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Michael L. Lomax recently wrote this at the Washington Post.

A proposed federal college rating system could hurt disadvantaged students

Last month, the Obama administration released the draft metrics of its long-awaited college rating system. Unfortunately, the proposed system appears to have major shortcomings — and it threatens to divert attention from the real challenges facing colleges and universities that educate large numbers of disadvantaged students.

Since the passage of the 1965 Higher Education Act, the role of the federal government has been to see that students with limited means get the opportunity for a college education. That job is far from finished — and the rating system won’t add a dollar of funding to close a growing resources gap or fulfill our nation’s promise of equal opportunity.

The rating system will, however, greatly expand federal intrusion into higher education — and it could create perverse incentives to game the ratings, potentially leading to reduced access to college for some low-income and minority students.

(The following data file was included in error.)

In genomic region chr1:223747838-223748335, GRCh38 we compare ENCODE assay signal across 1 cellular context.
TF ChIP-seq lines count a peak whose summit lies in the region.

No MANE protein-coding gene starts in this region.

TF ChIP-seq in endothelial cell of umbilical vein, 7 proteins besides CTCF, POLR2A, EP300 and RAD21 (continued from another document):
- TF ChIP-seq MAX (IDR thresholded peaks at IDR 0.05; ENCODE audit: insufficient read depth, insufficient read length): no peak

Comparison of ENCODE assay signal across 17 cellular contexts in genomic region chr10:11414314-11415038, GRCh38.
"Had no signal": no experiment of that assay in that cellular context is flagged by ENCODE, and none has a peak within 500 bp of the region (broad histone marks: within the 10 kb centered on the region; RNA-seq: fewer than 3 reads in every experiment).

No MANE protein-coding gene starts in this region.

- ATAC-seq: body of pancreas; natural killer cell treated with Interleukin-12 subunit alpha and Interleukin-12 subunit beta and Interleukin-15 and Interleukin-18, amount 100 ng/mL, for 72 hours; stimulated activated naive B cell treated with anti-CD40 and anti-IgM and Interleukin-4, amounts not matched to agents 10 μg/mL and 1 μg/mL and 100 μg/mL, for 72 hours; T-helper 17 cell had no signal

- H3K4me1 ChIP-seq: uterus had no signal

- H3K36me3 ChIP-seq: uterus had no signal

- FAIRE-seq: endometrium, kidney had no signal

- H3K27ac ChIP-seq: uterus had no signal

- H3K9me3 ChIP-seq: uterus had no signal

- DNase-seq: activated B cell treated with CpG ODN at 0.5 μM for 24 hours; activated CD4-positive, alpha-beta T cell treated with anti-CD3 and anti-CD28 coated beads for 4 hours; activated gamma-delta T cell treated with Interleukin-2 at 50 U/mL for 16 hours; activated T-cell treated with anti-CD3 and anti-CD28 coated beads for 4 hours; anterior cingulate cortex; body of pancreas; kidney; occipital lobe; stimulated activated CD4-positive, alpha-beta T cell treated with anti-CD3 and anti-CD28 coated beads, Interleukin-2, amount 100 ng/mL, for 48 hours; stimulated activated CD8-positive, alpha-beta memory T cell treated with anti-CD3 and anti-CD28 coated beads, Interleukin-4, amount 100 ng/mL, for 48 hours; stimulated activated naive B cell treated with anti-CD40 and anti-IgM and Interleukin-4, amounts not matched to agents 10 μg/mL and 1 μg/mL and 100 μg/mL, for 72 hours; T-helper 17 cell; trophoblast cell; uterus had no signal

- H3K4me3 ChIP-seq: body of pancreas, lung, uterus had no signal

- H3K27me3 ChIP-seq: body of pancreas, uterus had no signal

For anyone committed to equal opportunity, the case for expanding federal student aid is overwhelming. In the current decade, an estimated 1.4 million to 2.4 million students who are academically prepared for four-year colleges will not earn their bachelor’s degrees simply because they lack the resources to pay for college. At the same time, the maximum Pell Grant award of $5,730 now pays for less than one-third of the cost of attending a four-year public college — the lowest share in the history of the program.

The opportunity to attend college should be available to every qualified student who wants to earn a degree. And the failure to invest in equal educational opportunity is both a personal tragedy for those who will never gain the benefits of a college education and a national tragedy of wasted economic potential.